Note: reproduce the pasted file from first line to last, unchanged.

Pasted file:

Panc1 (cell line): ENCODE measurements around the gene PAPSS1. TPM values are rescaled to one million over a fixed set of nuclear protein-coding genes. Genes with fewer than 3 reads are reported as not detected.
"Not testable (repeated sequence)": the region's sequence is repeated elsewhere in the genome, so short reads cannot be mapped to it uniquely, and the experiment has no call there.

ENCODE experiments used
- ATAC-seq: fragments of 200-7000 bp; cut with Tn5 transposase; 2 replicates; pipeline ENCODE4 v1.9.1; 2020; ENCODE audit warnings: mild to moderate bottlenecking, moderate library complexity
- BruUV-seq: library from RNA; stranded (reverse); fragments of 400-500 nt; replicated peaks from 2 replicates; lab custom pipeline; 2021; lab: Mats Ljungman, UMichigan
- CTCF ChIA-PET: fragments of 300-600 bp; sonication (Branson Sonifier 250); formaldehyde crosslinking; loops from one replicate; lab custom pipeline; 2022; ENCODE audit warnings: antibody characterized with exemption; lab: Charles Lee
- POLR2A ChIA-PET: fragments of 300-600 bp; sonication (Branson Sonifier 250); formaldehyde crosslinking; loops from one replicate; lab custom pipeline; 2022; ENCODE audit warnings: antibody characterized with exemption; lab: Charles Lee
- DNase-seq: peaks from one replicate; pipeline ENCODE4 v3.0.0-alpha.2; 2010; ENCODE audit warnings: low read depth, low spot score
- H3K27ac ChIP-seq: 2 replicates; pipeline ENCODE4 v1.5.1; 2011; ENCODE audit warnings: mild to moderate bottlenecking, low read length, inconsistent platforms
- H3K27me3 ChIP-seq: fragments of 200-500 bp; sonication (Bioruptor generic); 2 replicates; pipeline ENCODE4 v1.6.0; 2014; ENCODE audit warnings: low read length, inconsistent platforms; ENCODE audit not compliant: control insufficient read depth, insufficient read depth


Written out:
Panc1 (cell line): ENCODE measurements around the gene PAPSS1. TPM values are rescaled to one million over a fixed set of nuclear protein-coding genes. Genes with fewer than 3 reads are reported as not detected.
"Not testable (repeated sequence)": the region's sequence is repeated elsewhere in the genome, so short reads cannot be mapped to it uniquely, and the experiment has no call there.

ENCODE experiments used
- ATAC-seq: fragments of 200-7000 bp; cut with Tn5 transposase; 2 replicates; pipeline ENCODE4 v1.9.1; 2020; ENCODE audit warnings: mild to moderate bottlenecking, moderate library complexity
- BruUV-seq: library from RNA; stranded (reverse); fragments of 400-500 nt; replicated peaks from 2 replicates; lab custom pipeline; 2021; lab: Mats Ljungman, UMichigan
- CTCF ChIA-PET: fragments of 300-600 bp; sonication (Branson Sonifier 250); formaldehyde crosslinking; loops from one replicate; lab custom pipeline; 2022; ENCODE audit warnings: antibody characterized with exemption; lab: Charles Lee
- POLR2A ChIA-PET: fragments of 300-600 bp; sonication (Branson Sonifier 250); formaldehyde crosslinking; loops from one replicate; lab custom pipeline; 2022; ENCODE audit warnings: antibody characterized with exemption; lab: Charles Lee
- DNase-seq: peaks from one replicate; pipeline ENCODE4 v3.0.0-alpha.2; 2010; ENCODE audit warnings: low read depth, low spot score
- H3K27ac ChIP-seq: 2 replicates; pipeline ENCODE4 v1.5.1; 2011; ENCODE audit warnings: mild to moderate bottlenecking, low read length, inconsistent platforms
- H3K27me3 ChIP-seq: fragments of 200-500 bp; sonication (Bioruptor generic); 2 replicates; pipeline ENCODE4 v1.6.0; 2014; ENCODE audit warnings: low read length, inconsistent platforms; ENCODE audit not compliant: control insufficient read depth, insufficient read depth